Epinephrine and its use in anaphylaxis: current issues.
ABSTRACT Epinephrine is a life-saving medication in the treatment of anaphylaxis, in which it has multiple beneficial pharmacologic effects. Here, we examine the evidence base for its primary role in the treatment of anaphylaxis episodes in community settings.
We review the practical pharmacology of epinephrine in anaphylaxis, its intrinsic limitations, and the pros and cons of different routes of administration. We provide a new perspective on the adverse effects of epinephrine, including its cardiac effects. We describe the evidence base for the use of epinephrine in anaphylaxis. We discuss the role of epinephrine auto-injectors for treatment of anaphylaxis in community settings, including identification of patients who need an auto-injector prescription, current use of auto-injectors, and advances in auto-injector design. We list reasons why physicians fail to prescribe epinephrine auto-injectors for patients with anaphylaxis, and reasons why patients fail to self-inject epinephrine in anaphylaxis. We emphasize the primary role of epinephrine in the context of emergency preparedness for anaphylaxis in the community.
Epinephrine is the medication of choice in the first-aid treatment of anaphylaxis in the community. For ethical reasons, it is not possible to conduct randomized, placebo-controlled trials of epinephrine in anaphylaxis; however, continued efforts are needed towards improving the evidence base for epinephrine injection in this potentially fatal disease.
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ABSTRACT: In this rostrum we aim to increase awareness of anaphylaxis in infancy in order to improve clinical diagnosis, management, and prevention of recurrences. Anaphylaxis is increasingly reported in this age group. Foods are the most common triggers. Presentation typically involves the skin (generalized urticaria), the respiratory tract (cough, wheeze, stridor, and dyspnea), and/or the gastrointestinal tract (persistent vomiting). Tryptase levels are seldom increased because of infant anaphylaxis, although baseline tryptase levels can be increased in the first few months of life, reflecting mast cell burden in the developing immune system. The differential diagnosis of infant anaphylaxis includes consideration of age-unique entities, such as food protein-induced enterocolitis syndrome with acute presentation. Epinephrine (adrenaline) treatment is underused in health care and community settings. No epinephrine autoinjectors contain an optimal dose for infants weighing 10 kg or less. After treatment of an anaphylactic episode, follow-up with a physician, preferably an allergy/immunology specialist, is important for confirmation of anaphylaxis triggers and prevention of recurrences through avoidance of confirmed specific triggers. Natural desensitization to milk and egg can occur. Future research should include validation of the clinical criteria for anaphylaxis diagnosis in infants, prospective longitudinal monitoring of baseline serum tryptase levels in healthy and atopic infants during the first year of life, studies of infant comorbidities and cofactors that increase the risk of severe anaphylaxis, development of autoinjectors containing a 0.1-mg epinephrine dose suitable for infants, and inclusion of infants in prospective studies of immune modulation to prevent anaphylaxis recurrences. Copyright © 2014 American Academy of Allergy, Asthma & Immunology. Published by Elsevier Inc. All rights reserved.Journal of Allergy and Clinical Immunology 10/2014; DOI:10.1016/j.jaci.2014.09.014 · 11.25 Impact Factor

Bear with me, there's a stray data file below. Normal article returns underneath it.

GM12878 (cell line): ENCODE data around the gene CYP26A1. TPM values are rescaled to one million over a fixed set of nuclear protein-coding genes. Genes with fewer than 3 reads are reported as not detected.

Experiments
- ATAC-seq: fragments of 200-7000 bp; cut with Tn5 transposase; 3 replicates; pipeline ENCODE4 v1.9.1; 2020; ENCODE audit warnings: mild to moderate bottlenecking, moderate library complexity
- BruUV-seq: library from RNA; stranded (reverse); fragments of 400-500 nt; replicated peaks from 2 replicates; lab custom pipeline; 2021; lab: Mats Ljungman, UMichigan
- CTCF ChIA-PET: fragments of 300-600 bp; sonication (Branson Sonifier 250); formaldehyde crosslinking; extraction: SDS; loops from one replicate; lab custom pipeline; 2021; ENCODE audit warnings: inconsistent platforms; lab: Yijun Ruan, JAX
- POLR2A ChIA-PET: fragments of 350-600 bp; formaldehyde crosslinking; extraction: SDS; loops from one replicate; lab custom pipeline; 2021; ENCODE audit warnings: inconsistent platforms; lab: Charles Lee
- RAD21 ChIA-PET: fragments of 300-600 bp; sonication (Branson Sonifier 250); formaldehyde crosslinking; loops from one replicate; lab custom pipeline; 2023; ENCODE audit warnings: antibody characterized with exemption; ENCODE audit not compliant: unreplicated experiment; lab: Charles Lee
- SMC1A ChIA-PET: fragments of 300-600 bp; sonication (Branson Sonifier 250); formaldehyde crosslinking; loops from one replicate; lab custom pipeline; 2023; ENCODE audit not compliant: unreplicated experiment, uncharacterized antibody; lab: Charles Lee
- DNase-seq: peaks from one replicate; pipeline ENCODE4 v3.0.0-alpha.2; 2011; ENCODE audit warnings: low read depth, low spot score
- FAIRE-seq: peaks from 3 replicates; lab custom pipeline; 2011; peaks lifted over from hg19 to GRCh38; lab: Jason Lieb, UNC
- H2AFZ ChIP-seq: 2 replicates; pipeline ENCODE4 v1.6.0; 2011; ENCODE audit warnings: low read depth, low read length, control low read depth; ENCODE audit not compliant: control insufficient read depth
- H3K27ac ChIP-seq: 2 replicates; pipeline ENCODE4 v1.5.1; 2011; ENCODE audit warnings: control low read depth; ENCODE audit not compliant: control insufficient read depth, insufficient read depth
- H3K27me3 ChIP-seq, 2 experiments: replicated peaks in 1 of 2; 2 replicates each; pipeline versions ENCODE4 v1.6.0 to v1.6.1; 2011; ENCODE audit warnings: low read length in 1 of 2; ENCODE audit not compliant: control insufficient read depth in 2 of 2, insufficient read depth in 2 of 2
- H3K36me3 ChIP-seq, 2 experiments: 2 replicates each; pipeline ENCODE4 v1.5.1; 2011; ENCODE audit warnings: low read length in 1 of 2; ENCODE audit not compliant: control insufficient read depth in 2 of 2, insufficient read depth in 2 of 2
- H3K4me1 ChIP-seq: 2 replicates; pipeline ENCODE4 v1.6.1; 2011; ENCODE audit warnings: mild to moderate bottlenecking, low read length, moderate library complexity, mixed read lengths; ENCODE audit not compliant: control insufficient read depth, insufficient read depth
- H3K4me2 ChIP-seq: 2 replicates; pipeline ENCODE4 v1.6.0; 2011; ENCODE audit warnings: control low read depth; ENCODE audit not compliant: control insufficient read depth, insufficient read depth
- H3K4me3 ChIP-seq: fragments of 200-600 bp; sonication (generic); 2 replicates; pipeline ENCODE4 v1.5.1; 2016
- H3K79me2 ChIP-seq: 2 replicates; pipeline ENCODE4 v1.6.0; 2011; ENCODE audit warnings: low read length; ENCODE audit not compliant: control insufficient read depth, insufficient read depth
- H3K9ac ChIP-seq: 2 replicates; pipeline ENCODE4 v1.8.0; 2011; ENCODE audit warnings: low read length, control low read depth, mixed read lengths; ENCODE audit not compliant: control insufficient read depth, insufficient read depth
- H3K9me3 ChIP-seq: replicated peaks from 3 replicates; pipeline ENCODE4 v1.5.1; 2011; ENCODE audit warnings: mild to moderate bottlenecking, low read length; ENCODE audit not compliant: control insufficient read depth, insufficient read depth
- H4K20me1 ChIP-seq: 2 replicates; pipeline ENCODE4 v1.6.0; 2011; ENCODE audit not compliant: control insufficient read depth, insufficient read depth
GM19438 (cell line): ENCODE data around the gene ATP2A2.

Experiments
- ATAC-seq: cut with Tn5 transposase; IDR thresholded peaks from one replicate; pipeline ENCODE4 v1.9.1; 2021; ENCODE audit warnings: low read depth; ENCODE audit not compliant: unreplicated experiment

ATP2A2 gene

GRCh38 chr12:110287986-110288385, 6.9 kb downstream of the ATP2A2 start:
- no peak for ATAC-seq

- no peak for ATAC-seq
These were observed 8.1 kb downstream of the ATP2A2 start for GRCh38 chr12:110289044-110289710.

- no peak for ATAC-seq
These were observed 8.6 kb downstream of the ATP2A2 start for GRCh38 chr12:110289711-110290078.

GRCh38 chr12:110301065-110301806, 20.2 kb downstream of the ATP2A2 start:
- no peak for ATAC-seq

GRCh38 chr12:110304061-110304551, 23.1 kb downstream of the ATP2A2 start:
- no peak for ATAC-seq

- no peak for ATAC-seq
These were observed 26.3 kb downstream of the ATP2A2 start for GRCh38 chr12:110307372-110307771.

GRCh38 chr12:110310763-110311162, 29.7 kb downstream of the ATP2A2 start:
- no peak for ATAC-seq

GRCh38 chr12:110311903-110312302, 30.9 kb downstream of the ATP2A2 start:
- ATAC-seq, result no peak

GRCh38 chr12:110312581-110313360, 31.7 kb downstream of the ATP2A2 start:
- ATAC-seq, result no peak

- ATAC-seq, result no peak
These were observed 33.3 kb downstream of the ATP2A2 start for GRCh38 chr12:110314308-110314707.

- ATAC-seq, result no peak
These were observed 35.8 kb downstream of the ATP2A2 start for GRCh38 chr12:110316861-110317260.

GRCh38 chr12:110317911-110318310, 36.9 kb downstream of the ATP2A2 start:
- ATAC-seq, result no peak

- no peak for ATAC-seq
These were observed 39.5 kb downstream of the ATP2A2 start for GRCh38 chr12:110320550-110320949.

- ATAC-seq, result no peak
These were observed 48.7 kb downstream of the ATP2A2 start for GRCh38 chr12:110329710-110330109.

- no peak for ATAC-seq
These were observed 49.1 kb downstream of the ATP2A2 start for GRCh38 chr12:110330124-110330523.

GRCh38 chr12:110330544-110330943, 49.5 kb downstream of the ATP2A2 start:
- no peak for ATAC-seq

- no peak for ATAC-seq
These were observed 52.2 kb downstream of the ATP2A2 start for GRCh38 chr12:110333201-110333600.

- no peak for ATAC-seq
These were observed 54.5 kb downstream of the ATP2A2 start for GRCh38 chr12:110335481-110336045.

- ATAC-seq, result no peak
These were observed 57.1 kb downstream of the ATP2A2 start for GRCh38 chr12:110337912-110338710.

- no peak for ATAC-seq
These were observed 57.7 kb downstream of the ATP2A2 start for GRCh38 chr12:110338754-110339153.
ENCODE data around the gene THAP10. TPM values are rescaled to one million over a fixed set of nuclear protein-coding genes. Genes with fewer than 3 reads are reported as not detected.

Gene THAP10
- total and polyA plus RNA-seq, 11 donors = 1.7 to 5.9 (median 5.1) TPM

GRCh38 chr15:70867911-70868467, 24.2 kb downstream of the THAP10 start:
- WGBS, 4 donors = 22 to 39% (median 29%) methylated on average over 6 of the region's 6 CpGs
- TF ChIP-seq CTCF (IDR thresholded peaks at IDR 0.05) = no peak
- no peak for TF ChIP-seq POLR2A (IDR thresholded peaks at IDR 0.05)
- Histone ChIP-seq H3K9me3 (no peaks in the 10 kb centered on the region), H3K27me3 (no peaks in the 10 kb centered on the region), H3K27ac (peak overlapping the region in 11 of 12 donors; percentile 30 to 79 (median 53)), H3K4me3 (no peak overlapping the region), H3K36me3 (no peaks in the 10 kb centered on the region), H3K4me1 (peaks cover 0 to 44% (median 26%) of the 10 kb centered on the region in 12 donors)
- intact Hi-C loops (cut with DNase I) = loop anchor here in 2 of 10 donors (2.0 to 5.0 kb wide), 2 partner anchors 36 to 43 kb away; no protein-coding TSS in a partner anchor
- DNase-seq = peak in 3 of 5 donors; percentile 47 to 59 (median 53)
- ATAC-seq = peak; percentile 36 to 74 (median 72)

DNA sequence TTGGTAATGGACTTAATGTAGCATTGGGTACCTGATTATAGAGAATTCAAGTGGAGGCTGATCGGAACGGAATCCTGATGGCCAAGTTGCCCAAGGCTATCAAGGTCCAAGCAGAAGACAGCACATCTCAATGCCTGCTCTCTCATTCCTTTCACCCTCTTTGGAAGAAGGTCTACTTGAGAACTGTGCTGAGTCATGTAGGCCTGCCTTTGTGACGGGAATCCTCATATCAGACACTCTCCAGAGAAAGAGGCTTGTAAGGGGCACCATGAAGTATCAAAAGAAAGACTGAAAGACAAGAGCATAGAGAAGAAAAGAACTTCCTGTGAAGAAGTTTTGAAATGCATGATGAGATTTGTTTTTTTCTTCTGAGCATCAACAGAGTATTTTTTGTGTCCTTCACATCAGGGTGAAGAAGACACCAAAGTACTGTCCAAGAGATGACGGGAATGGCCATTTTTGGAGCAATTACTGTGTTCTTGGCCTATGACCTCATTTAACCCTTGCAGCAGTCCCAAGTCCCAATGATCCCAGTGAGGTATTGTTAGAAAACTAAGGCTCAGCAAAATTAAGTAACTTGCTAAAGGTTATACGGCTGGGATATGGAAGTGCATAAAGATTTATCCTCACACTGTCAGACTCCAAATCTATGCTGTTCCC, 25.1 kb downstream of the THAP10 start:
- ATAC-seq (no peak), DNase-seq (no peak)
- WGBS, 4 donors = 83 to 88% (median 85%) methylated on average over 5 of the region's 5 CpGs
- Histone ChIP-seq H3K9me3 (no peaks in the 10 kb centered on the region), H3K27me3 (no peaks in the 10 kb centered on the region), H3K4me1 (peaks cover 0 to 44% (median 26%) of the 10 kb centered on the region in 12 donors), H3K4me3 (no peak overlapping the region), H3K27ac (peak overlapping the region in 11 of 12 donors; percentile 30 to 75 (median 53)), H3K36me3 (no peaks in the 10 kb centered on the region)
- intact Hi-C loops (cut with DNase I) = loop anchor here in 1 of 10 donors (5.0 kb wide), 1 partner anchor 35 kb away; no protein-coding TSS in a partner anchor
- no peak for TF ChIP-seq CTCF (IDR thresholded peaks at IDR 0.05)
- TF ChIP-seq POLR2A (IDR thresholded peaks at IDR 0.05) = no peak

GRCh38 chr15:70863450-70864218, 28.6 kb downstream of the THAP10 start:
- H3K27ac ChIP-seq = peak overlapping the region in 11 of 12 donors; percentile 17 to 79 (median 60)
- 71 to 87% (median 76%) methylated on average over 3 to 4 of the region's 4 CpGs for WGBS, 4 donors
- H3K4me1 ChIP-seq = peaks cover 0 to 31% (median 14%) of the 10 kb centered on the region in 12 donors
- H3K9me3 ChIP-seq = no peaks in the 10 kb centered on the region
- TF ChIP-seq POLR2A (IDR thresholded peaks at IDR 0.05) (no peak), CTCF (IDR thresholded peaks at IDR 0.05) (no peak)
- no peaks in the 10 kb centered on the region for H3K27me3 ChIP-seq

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ABSTRACT: Eosinophilic Granulomatosis with Polyangiitis (EGPA), formerly named Churg Strauss Syndrome, is a multisystem disorder characterized by chronic rhinosinusitis, asthma, and prominent peripheral blood eosinophilia; it is classified as a vasculitis of the small and medium sized arteries, although the vasculitis is often not clinically apparent in the initial phases of the disease. We present the case of a woman with EGPA who was frequently treated with high dose steroid therapy during hospital admission for refractory asthma. After December 2008, the date when we started Omalizumab, we observed a significative reduction of circulating eosinophils and IgE serum level, and the patient was no more hospitalized for respiratory failure or asthma attacks.European annals of allergy and clinical immunology 11/2014; 46(6):226-228.